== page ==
Malala’s Magic Pencil by Malala Yousafzai
We Don’t Eat Our Classmates by Ryan T Higgins
On a Magical Do Nothing Day by Beatrice Alemagna
Harriet Gets Carried Away by Jessie Sima
That’s Not Hockey! by Andree Poulin
A Couch for Llama by Leah Gilbert
The Boy and the Whale by Mordicai Gerstein
Not Quite Narwhal by Jessie Sima
The Wolf, the Duck and the Mouse by Mac Barnett
Carson Crosses Canada by Linda Bailey
Malala’s Magic Pencil
Yousafzai, the youngest winner of the Nobel Peace Prize, grew up in Pakistan dreaming of possessing a magic pencil like the one on her favourite TV show. At first, she believes that such a pencil could solve any problem—from keeping her brothers out of her room to erasing war, poverty, hunger, and gender disparity. But as Malala grows, so does her sense of purpose and agency; she realizes that change comes not from magic, but from the force of her own words and ideas.
We Don’t Eat Our Classmates
Penelope is nervous about the first day of school. Penelope is also a T. rex. Reassurances from mom and dad aside, she can’t help but wonder if she’ll make any friends. And when the day in question arrives, Penelope is completely shocked to discover that all her classmates are human children. So she eats them. She spits them right out when her teacher admonishes her, but the damage is done. Her classmates now fear her, and rightly so. Stricken and lonely, Penelope turns to the class goldfish for comfort and friendship. Little does she suspect that Walter the goldfish is about to teach her a good lesson in empathy.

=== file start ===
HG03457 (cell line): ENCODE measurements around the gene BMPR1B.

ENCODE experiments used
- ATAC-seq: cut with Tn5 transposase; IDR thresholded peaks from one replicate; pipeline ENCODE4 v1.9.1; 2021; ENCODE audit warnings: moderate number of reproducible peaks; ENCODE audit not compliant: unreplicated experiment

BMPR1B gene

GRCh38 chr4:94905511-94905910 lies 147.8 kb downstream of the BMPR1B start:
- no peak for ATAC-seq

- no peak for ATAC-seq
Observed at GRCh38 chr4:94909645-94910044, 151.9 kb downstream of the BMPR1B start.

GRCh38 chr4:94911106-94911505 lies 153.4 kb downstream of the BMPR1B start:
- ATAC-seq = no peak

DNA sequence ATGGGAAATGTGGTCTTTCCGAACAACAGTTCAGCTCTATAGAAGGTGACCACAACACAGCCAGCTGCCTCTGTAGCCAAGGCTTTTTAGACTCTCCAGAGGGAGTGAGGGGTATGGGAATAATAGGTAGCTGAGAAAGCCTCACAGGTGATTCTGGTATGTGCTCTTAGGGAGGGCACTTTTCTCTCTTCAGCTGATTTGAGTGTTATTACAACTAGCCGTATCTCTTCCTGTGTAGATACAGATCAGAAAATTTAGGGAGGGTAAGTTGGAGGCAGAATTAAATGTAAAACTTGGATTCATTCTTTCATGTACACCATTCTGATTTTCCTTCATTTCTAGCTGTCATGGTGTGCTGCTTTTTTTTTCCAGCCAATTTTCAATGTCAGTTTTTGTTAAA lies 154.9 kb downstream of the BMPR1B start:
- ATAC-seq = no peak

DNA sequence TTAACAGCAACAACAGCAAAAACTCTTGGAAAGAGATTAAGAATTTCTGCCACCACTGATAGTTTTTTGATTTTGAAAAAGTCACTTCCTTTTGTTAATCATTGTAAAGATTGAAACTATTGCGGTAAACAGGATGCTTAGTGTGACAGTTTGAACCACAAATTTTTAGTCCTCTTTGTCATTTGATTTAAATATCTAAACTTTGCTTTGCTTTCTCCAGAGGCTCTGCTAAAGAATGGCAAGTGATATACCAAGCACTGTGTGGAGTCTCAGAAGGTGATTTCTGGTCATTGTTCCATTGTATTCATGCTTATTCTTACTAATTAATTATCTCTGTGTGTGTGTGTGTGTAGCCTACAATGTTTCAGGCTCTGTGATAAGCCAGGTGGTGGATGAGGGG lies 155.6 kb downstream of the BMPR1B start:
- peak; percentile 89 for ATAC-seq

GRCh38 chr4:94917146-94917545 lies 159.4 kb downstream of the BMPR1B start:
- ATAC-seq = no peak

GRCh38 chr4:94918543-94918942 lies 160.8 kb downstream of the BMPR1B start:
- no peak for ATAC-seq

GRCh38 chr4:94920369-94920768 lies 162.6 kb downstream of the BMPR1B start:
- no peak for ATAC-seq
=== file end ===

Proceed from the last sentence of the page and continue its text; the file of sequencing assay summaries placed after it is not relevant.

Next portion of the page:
by Beatrice Alemagna
Anyone keen to pass on a love of the great outdoors will welcome the latest picture book from Italian-French talent Beatrice Alemagna, about a child lured away from technology to find fun in a forest. Using a beautiful earthy palette and intricate lines, loops and curls, the author/illustrator evokes a woodland world so full of textures and sights you can almost feel the shafts of sunlight on your back.
by Jessie Sima
Harriet loves costumes. She wears them to the dentist, to the supermarket, and most importantly, to her super-special dress-up birthday party. Her dads have decorated everything for the party and Harriet has her most favourite costume all picked out for the big day. There’s just one thing missing—party hats! But when Harriet dons her special penguin errand-running costume and sets out to find the perfect ones, she finds something else instead—real penguins! Harriet gets carried away with the flock. She may look like a penguin, but she’s not so sure she belongs in the arctic. Can Harriet manage her way back to her dads (and the party hats!) in time for her special day?
by Andree Poulin
That’s Not Hockey is actually a very brief biography of Jacques Plante, who won the Stanley Cup as goalie for the Montreal Canadiens and who, seven times, was recognized with the Vezina Trophy that is awarded annually to the National Hockey League’s goaltender “adjudged to be the best at this position”. As a revolutionary goaltender, Jacque Plante led the Montreal Canadiens to victory after victory—and had multiple face injuries to show for it. In 1959, he changed the game forever as the first goalie to wear a protective facemask. Though That’s Not Hockey is a biography, its contents offer a subtle message in standing up for yourself and what you believe in.